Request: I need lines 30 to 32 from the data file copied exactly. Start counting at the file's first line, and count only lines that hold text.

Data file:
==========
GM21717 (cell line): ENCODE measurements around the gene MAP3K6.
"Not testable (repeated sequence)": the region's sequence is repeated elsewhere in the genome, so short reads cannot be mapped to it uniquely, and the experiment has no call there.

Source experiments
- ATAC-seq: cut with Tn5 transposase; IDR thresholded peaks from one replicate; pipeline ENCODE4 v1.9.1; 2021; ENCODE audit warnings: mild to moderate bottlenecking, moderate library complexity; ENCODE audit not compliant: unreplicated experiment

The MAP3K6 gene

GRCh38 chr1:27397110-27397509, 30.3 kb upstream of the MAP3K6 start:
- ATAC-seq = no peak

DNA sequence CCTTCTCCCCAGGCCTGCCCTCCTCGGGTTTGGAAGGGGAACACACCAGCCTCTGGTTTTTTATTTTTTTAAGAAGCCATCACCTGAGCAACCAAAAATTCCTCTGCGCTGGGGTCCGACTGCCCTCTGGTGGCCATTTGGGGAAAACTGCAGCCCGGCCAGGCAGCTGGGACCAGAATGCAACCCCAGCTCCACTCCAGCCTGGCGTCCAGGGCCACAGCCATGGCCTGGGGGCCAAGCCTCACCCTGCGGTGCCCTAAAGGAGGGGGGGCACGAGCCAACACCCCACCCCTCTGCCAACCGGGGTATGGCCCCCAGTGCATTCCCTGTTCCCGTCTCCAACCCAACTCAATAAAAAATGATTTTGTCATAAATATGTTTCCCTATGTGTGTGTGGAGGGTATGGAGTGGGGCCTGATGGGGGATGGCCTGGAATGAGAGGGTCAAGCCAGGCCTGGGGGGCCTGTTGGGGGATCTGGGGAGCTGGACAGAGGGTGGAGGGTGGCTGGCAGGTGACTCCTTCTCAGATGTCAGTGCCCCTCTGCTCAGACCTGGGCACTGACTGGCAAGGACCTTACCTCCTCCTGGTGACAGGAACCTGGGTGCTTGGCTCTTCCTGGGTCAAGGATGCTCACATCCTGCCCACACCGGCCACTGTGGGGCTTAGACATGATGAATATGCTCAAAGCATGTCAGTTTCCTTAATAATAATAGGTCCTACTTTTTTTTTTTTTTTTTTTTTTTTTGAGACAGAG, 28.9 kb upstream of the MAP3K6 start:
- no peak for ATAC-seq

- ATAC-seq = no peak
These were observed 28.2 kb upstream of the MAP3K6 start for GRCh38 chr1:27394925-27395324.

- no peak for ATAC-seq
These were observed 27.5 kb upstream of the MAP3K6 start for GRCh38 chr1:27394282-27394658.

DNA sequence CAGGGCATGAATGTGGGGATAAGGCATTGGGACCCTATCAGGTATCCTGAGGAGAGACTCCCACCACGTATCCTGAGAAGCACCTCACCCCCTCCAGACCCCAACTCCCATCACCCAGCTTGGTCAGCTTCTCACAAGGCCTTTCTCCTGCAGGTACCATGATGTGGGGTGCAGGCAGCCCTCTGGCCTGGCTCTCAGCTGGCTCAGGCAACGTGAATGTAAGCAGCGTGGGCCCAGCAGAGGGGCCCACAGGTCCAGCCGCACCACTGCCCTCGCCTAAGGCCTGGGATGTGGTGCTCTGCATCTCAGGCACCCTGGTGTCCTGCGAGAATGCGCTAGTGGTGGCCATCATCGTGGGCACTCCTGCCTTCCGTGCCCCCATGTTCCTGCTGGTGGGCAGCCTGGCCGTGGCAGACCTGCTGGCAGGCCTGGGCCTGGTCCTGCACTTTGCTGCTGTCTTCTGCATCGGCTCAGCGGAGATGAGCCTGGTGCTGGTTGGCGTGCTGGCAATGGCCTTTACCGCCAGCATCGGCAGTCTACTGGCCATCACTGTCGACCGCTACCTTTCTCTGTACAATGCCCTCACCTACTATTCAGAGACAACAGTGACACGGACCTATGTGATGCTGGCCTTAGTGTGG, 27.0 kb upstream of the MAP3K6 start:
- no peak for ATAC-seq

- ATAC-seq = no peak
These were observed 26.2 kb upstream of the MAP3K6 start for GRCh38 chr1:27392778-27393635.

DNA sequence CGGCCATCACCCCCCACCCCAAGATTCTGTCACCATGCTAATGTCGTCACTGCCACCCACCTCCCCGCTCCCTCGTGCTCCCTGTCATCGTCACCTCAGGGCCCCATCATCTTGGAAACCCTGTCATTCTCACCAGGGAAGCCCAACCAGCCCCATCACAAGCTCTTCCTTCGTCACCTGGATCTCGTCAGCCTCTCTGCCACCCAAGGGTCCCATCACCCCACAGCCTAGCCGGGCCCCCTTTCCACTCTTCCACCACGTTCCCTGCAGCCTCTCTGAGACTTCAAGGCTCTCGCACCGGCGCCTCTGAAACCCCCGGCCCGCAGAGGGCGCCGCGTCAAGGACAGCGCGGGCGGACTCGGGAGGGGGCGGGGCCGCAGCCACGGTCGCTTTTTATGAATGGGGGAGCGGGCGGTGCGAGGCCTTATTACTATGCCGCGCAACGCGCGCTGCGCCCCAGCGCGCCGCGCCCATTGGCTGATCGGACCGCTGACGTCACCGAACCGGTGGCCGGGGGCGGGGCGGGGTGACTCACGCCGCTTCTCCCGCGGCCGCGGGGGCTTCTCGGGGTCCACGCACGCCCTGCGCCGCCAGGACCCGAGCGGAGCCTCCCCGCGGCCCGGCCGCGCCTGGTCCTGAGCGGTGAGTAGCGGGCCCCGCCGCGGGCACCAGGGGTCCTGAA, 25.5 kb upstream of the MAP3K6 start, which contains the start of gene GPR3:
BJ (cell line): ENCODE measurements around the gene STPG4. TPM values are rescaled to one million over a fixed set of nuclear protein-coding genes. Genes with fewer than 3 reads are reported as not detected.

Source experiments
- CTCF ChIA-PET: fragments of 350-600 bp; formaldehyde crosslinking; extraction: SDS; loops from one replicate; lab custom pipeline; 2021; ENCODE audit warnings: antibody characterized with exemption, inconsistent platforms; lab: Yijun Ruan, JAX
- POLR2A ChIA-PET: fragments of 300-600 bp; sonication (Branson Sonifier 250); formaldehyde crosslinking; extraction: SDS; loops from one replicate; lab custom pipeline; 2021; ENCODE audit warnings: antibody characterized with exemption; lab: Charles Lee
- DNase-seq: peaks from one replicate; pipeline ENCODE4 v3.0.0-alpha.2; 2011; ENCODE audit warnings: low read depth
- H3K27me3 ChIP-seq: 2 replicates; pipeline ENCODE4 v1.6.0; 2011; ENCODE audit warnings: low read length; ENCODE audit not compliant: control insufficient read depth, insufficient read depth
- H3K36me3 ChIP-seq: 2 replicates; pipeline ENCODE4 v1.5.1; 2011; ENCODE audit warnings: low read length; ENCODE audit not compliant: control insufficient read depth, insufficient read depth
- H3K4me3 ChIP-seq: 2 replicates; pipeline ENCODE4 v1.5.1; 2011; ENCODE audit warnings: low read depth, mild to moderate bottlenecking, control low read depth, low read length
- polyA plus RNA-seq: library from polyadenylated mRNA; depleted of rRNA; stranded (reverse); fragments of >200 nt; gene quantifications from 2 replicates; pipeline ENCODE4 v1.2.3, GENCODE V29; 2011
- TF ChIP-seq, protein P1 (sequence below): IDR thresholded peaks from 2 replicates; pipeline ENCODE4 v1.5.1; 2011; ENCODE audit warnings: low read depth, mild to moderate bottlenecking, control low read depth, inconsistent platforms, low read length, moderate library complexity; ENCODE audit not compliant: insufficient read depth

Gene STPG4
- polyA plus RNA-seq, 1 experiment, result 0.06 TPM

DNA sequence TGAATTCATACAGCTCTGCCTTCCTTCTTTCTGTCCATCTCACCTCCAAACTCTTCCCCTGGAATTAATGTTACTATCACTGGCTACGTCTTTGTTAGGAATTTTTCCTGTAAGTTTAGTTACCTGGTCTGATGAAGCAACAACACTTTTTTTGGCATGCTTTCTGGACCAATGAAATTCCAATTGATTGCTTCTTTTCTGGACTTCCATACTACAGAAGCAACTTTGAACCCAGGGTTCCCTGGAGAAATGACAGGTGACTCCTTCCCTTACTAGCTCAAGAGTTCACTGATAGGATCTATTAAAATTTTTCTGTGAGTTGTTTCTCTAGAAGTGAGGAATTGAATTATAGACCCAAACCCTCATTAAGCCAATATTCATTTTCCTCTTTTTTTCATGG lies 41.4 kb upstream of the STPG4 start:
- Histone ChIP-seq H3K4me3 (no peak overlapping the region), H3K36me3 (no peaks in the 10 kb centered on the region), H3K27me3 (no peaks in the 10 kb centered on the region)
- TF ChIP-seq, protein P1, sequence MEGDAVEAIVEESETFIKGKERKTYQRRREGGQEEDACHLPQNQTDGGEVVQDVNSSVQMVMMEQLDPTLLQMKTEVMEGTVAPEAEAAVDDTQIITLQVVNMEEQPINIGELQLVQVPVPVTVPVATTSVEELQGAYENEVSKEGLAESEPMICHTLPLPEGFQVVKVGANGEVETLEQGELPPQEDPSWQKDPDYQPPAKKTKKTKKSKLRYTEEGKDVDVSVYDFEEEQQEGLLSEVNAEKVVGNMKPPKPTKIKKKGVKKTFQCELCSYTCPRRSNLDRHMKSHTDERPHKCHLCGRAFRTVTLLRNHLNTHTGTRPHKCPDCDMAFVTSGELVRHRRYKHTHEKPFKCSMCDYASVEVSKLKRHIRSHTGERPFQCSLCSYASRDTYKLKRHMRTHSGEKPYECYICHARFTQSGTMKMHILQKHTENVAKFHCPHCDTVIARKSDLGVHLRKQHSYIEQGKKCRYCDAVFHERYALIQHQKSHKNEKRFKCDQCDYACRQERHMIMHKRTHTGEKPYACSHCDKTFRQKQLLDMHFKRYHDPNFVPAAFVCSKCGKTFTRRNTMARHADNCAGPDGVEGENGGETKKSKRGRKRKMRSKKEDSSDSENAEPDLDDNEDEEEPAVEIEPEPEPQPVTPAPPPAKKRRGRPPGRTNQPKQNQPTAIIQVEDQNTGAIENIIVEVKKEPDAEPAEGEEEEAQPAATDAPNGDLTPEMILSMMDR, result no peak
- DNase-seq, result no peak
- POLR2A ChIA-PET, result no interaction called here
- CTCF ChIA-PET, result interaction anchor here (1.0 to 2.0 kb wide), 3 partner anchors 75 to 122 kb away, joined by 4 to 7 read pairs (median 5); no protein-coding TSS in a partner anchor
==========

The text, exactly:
- polyA plus RNA-seq, 1 experiment, result 0.06 TPM

DNA sequence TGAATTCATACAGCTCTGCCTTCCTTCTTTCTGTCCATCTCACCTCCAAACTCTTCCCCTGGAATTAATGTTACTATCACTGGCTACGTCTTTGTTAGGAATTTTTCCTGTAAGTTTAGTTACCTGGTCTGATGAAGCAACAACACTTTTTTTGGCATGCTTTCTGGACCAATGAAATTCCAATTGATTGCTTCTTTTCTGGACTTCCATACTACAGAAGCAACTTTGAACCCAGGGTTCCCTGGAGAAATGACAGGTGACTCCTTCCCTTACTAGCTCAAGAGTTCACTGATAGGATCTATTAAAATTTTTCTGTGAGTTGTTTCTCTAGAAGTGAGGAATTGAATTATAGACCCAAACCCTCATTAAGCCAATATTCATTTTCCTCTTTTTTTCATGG lies 41.4 kb upstream of the STPG4 start:
- Histone ChIP-seq H3K4me3 (no peak overlapping the region), H3K36me3 (no peaks in the 10 kb centered on the region), H3K27me3 (no peaks in the 10 kb centered on the region)